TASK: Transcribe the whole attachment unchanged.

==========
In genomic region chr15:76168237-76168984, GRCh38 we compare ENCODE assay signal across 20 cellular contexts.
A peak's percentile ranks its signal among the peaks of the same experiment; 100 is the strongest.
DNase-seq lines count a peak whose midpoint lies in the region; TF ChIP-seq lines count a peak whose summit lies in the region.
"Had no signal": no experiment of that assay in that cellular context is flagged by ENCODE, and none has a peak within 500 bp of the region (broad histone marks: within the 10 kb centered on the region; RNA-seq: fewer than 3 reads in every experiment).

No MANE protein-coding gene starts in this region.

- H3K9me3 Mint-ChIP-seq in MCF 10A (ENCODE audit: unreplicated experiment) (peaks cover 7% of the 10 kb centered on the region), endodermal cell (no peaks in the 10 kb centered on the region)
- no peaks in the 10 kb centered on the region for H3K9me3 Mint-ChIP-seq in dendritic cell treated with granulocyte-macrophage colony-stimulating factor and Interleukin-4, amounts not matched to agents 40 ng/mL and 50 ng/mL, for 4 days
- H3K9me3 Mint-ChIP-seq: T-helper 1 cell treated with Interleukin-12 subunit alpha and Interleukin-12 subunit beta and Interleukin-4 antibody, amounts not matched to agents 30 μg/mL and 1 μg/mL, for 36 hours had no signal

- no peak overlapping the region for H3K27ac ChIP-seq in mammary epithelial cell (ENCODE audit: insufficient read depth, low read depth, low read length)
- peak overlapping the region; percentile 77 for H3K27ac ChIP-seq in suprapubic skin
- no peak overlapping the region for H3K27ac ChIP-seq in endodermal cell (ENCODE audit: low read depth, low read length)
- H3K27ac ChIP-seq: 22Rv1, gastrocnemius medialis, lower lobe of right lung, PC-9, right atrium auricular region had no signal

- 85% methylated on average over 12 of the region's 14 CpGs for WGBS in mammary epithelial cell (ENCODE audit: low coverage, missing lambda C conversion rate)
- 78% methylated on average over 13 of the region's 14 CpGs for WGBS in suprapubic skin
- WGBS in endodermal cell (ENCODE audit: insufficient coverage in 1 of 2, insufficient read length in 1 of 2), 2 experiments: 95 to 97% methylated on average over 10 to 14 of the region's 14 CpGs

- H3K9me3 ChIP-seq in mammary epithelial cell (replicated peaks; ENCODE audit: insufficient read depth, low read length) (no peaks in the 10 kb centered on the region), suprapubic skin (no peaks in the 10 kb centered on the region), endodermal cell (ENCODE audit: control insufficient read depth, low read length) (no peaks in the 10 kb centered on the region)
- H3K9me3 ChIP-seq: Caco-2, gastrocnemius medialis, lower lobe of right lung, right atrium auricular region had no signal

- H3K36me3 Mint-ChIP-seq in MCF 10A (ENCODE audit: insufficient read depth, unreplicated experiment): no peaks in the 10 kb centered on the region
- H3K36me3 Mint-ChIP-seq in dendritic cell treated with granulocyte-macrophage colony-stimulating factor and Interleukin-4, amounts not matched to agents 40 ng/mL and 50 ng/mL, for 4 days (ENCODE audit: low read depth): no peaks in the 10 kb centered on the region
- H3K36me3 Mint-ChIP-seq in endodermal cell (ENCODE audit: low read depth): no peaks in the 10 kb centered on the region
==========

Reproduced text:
In genomic region chr15:76168237-76168984, GRCh38 we compare ENCODE assay signal across 20 cellular contexts.
A peak's percentile ranks its signal among the peaks of the same experiment; 100 is the strongest.
DNase-seq lines count a peak whose midpoint lies in the region; TF ChIP-seq lines count a peak whose summit lies in the region.
"Had no signal": no experiment of that assay in that cellular context is flagged by ENCODE, and none has a peak within 500 bp of the region (broad histone marks: within the 10 kb centered on the region; RNA-seq: fewer than 3 reads in every experiment).

No MANE protein-coding gene starts in this region.

- H3K9me3 Mint-ChIP-seq in MCF 10A (ENCODE audit: unreplicated experiment) (peaks cover 7% of the 10 kb centered on the region), endodermal cell (no peaks in the 10 kb centered on the region)
- no peaks in the 10 kb centered on the region for H3K9me3 Mint-ChIP-seq in dendritic cell treated with granulocyte-macrophage colony-stimulating factor and Interleukin-4, amounts not matched to agents 40 ng/mL and 50 ng/mL, for 4 days
- H3K9me3 Mint-ChIP-seq: T-helper 1 cell treated with Interleukin-12 subunit alpha and Interleukin-12 subunit beta and Interleukin-4 antibody, amounts not matched to agents 30 μg/mL and 1 μg/mL, for 36 hours had no signal

- no peak overlapping the region for H3K27ac ChIP-seq in mammary epithelial cell (ENCODE audit: insufficient read depth, low read depth, low read length)
- peak overlapping the region; percentile 77 for H3K27ac ChIP-seq in suprapubic skin
- no peak overlapping the region for H3K27ac ChIP-seq in endodermal cell (ENCODE audit: low read depth, low read length)
- H3K27ac ChIP-seq: 22Rv1, gastrocnemius medialis, lower lobe of right lung, PC-9, right atrium auricular region had no signal

- 85% methylated on average over 12 of the region's 14 CpGs for WGBS in mammary epithelial cell (ENCODE audit: low coverage, missing lambda C conversion rate)
- 78% methylated on average over 13 of the region's 14 CpGs for WGBS in suprapubic skin
- WGBS in endodermal cell (ENCODE audit: insufficient coverage in 1 of 2, insufficient read length in 1 of 2), 2 experiments: 95 to 97% methylated on average over 10 to 14 of the region's 14 CpGs

- H3K9me3 ChIP-seq in mammary epithelial cell (replicated peaks; ENCODE audit: insufficient read depth, low read length) (no peaks in the 10 kb centered on the region), suprapubic skin (no peaks in the 10 kb centered on the region), endodermal cell (ENCODE audit: control insufficient read depth, low read length) (no peaks in the 10 kb centered on the region)
- H3K9me3 ChIP-seq: Caco-2, gastrocnemius medialis, lower lobe of right lung, right atrium auricular region had no signal

- H3K36me3 Mint-ChIP-seq in MCF 10A (ENCODE audit: insufficient read depth, unreplicated experiment): no peaks in the 10 kb centered on the region
- H3K36me3 Mint-ChIP-seq in dendritic cell treated with granulocyte-macrophage colony-stimulating factor and Interleukin-4, amounts not matched to agents 40 ng/mL and 50 ng/mL, for 4 days (ENCODE audit: low read depth): no peaks in the 10 kb centered on the region
- H3K36me3 Mint-ChIP-seq in endodermal cell (ENCODE audit: low read depth): no peaks in the 10 kb centered on the region